Photo: Marc Piasecki/Getty Images

Facebook will pay its contract workers indefinitely, even if they aren't able to carry on their normal duties, as it directs most of its labor force to work from home to mitigate the spread of coronavirus.

What they're saying: "I don't think we see an end to that," CEO Mark Zuckerberg told reporters Wednesday on giving full pay to its contracted content moderators whose work can't be done remotely.

  • "Hopefully at some point, when the public health response is sufficient, people can resume working in the office," Zuckerberg added. "But we don't view this as a time-bounded thing."

Yes, but: Facebook relies heavily on contract workers for content moderation.

  • Some of the work that Facebook doesn't want contractors handling remotely, particularly in sensitive areas like suicidal ideations and child exploitation, will be shifted to full-time employees, Zuckerberg said.
  • The company will also rely more heavily on artificial intelligence to detect problematic content.
  • Still, he acknowledged that Facebook expects productivity to take a hit while its offices are largely empty. He noted Facebook workers are not only telecommuting, but also may be dealing with kids at home because of school closures.

Separately, Zuckerberg said Facebook is working on a new coronavirus information center that will push reliable information to the top of users' Facebook feeds.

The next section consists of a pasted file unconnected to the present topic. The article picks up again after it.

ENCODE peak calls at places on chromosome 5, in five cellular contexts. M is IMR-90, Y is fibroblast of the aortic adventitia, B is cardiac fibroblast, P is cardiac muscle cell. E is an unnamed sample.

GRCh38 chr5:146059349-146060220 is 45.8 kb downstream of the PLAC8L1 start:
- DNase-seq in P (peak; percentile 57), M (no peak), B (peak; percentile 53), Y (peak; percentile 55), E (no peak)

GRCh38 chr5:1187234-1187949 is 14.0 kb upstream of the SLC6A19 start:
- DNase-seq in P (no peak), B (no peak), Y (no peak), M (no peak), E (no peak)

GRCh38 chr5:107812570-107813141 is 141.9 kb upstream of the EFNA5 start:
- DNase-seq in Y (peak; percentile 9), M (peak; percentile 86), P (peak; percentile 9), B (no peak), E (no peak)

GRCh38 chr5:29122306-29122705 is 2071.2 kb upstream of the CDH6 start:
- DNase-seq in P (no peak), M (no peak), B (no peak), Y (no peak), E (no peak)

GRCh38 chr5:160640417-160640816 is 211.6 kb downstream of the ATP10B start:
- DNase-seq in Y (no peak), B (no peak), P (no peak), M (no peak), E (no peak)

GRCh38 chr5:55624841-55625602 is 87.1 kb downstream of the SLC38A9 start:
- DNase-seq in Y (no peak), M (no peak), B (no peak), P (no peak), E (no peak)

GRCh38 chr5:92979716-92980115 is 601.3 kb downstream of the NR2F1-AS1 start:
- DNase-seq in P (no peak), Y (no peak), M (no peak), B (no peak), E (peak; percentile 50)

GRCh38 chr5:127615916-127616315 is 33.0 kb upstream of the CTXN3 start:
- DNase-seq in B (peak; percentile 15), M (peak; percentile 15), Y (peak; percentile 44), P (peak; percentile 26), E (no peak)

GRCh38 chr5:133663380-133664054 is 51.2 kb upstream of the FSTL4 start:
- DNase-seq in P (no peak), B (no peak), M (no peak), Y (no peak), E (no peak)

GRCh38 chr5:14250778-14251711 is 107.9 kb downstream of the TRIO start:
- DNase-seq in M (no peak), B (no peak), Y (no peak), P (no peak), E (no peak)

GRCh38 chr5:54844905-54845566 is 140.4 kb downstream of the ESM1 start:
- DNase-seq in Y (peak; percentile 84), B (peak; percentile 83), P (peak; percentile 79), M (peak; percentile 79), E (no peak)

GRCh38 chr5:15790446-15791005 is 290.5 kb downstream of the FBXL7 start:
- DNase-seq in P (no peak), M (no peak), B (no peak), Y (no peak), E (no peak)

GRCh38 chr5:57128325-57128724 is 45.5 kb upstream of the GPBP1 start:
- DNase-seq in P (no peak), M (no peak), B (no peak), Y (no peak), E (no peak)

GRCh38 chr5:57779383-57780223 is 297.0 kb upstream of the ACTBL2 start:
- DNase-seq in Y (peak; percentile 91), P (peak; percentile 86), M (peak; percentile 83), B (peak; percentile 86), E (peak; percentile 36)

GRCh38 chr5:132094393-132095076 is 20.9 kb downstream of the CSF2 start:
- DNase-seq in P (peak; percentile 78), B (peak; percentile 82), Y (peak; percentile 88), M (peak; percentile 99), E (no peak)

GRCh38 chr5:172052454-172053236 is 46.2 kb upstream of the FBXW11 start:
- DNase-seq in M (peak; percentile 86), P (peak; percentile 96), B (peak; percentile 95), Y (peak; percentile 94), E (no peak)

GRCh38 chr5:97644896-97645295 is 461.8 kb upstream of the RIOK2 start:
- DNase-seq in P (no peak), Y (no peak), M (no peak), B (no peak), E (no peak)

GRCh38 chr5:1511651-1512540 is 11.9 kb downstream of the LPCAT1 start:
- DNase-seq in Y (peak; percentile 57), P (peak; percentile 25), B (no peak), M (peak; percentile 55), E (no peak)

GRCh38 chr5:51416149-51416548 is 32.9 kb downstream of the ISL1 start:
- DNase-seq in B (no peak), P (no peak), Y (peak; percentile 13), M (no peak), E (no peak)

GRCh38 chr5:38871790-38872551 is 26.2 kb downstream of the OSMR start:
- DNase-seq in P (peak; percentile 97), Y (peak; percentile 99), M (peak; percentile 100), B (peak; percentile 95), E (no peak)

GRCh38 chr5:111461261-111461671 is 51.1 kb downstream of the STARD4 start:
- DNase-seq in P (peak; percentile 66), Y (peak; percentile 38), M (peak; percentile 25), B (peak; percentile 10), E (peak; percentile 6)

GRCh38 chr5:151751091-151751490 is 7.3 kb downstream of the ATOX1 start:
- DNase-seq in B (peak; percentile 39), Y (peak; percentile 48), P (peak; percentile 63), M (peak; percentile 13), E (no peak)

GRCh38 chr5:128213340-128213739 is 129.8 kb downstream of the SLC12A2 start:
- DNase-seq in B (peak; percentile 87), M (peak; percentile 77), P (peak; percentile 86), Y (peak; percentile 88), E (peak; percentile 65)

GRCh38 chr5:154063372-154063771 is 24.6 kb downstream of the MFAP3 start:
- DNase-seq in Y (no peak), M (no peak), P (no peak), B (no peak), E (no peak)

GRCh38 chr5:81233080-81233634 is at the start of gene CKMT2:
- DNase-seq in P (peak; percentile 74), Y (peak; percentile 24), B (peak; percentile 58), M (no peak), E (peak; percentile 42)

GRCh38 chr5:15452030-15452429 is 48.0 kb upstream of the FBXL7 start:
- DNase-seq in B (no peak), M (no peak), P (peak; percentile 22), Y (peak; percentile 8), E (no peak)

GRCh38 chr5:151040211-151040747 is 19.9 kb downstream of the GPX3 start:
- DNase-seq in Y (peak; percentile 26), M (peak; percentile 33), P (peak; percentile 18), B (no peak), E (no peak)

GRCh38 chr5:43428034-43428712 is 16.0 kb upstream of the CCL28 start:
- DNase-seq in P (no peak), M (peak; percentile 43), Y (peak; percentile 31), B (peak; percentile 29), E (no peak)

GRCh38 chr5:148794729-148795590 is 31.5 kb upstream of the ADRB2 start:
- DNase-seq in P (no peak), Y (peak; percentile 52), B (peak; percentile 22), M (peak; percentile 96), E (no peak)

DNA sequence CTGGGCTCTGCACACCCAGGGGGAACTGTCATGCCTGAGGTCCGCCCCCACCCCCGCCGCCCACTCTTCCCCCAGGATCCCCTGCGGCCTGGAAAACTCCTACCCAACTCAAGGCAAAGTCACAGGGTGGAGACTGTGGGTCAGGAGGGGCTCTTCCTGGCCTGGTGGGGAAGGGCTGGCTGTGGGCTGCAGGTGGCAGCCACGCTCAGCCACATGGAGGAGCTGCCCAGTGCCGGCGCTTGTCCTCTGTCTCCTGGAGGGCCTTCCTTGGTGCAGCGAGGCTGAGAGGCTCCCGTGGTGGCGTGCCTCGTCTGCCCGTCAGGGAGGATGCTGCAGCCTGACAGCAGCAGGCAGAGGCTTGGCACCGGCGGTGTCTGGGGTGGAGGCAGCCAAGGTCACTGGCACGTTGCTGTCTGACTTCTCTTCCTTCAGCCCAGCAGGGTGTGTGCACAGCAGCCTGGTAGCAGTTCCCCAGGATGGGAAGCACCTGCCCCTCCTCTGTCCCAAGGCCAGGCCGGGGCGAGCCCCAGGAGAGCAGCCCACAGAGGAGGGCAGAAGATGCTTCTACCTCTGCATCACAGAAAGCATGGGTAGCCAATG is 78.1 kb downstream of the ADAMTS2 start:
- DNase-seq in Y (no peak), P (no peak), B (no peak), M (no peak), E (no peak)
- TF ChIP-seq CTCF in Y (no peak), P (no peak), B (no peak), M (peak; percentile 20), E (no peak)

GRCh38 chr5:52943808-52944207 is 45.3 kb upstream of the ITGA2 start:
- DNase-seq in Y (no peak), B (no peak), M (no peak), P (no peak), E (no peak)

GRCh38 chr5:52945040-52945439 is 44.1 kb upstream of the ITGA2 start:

• The feature will launch in the U.S., France, Italy, Spain, Germany and the U.K. as soon as tomorrow, with the aim of eventually making it global.
  • The company is also making its Facebook-for-work tools, such as Workplace, free to governments and emergency services for the next 12 months.

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Updated 25 mins ago - Politics & Policy

Coronavirus dashboard

Illustration: Eniola Odetunde/Axios

  1. Global: Total confirmed cases as of 12 p.m. ET: 11,495,412 — Total deaths: 535,185 — Total recoveries — 6,217,763Map.
  2. U.S.: Total confirmed cases as of 12 p.m. ET: 2,897,613 — Total deaths: 129,953 — Total recoveries: 906,763 — Total tested: 35,512,916Map.
  3. Public health: Case growth outpacing testing in hotspots — Medical community urges public to wear masks.
  4. States: Texas hospitals in danger of being overwhelmed amid surge.
  5. Politics: Meadows says Trump "is right" to claim 99% of coronavirus cases are "harmless."

Court orders temporary shutdown of Dakota Access Pipeline

Protesters against the Dakota Access Pipeline in San Francisco in 2017. Photo: Joel Angel Juarez/Anadolu Agency/Getty Images

A federal judge ordered Monday the shutdown of the Dakota Access Pipeline — a project at the heart of battles over oil-and-gas infrastructure — while the U.S. Army Corps of Engineers conducts a new environmental analysis.

Why it matters: The latest twist in the years-long fight over the pipeline is a defeat for the White House agenda of advancing fossil fuel projects and a win for Native Americans and environmentalists who oppose the project

2 hours ago - Technology

Tensions between tech industry and tech media boil over

The New York Times building. Photo: Avalon/Universal Images Group via Getty Images

Tensions between tech and tech media hit a boiling point over the weekend, in the latest fraying of a once-cozy relationship.

The shortest version is that New York Times reporter Taylor Lorenz tweeted out some screenshots from the public Instagram of Away CEO Steph Korey, in which she criticized media coverage of her company.